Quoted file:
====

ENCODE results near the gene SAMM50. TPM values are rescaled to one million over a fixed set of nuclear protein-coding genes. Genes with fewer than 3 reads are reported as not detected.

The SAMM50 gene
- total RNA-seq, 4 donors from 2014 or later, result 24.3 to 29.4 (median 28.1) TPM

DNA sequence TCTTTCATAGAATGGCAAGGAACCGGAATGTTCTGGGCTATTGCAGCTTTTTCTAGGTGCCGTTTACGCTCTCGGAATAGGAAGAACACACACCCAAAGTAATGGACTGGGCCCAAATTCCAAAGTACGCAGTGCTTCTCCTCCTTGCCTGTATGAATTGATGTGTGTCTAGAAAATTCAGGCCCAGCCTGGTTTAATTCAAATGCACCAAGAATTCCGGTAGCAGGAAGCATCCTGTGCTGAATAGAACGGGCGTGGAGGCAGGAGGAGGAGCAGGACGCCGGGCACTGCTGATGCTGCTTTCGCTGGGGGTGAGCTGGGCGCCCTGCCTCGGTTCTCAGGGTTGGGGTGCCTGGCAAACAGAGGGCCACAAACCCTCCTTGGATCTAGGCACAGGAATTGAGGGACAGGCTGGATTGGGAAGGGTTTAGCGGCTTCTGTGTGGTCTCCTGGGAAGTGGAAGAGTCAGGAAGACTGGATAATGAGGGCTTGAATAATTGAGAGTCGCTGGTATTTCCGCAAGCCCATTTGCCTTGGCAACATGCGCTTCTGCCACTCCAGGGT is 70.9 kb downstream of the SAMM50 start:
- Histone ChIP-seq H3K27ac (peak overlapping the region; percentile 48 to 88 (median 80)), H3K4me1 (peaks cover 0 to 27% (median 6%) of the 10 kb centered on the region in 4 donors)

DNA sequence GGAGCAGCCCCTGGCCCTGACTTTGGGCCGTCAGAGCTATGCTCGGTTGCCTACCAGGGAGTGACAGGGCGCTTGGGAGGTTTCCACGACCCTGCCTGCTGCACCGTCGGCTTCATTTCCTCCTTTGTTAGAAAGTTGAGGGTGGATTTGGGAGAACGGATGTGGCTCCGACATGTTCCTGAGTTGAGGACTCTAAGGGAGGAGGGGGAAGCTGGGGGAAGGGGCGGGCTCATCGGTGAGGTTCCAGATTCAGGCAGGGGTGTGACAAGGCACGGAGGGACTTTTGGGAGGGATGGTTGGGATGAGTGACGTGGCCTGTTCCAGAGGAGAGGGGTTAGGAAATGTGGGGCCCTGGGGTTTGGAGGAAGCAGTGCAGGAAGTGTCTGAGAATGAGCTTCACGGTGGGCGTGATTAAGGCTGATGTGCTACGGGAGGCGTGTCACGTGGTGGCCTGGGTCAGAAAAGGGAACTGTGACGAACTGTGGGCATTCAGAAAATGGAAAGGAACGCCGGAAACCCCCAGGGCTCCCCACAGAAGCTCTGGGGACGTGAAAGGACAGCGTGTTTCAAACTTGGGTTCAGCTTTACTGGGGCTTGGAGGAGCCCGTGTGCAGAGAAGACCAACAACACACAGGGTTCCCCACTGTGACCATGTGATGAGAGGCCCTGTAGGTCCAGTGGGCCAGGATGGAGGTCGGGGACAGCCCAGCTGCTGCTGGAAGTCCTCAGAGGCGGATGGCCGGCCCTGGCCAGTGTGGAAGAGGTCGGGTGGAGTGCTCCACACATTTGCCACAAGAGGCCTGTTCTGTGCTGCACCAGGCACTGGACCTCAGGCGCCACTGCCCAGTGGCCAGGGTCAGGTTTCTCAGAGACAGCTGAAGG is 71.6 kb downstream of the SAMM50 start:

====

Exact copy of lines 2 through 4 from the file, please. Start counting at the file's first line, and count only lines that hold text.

The SAMM50 gene
- total RNA-seq, 4 donors from 2014 or later, result 24.3 to 29.4 (median 28.1) TPM

DNA sequence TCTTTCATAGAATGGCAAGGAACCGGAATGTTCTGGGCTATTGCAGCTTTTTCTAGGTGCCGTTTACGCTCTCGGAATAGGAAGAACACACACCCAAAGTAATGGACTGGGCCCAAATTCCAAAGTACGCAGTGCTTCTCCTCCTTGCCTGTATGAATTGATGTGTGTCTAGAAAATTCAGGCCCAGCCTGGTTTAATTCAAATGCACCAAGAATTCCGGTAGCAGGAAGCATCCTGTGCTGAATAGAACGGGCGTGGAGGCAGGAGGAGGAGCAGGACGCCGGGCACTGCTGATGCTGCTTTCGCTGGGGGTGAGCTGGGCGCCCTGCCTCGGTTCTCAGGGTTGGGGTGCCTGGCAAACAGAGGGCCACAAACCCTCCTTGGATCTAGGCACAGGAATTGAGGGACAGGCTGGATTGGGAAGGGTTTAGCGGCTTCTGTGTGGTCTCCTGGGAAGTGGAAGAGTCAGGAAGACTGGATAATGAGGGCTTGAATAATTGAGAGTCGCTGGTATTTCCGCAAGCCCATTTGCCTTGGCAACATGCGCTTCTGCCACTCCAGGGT is 70.9 kb downstream of the SAMM50 start: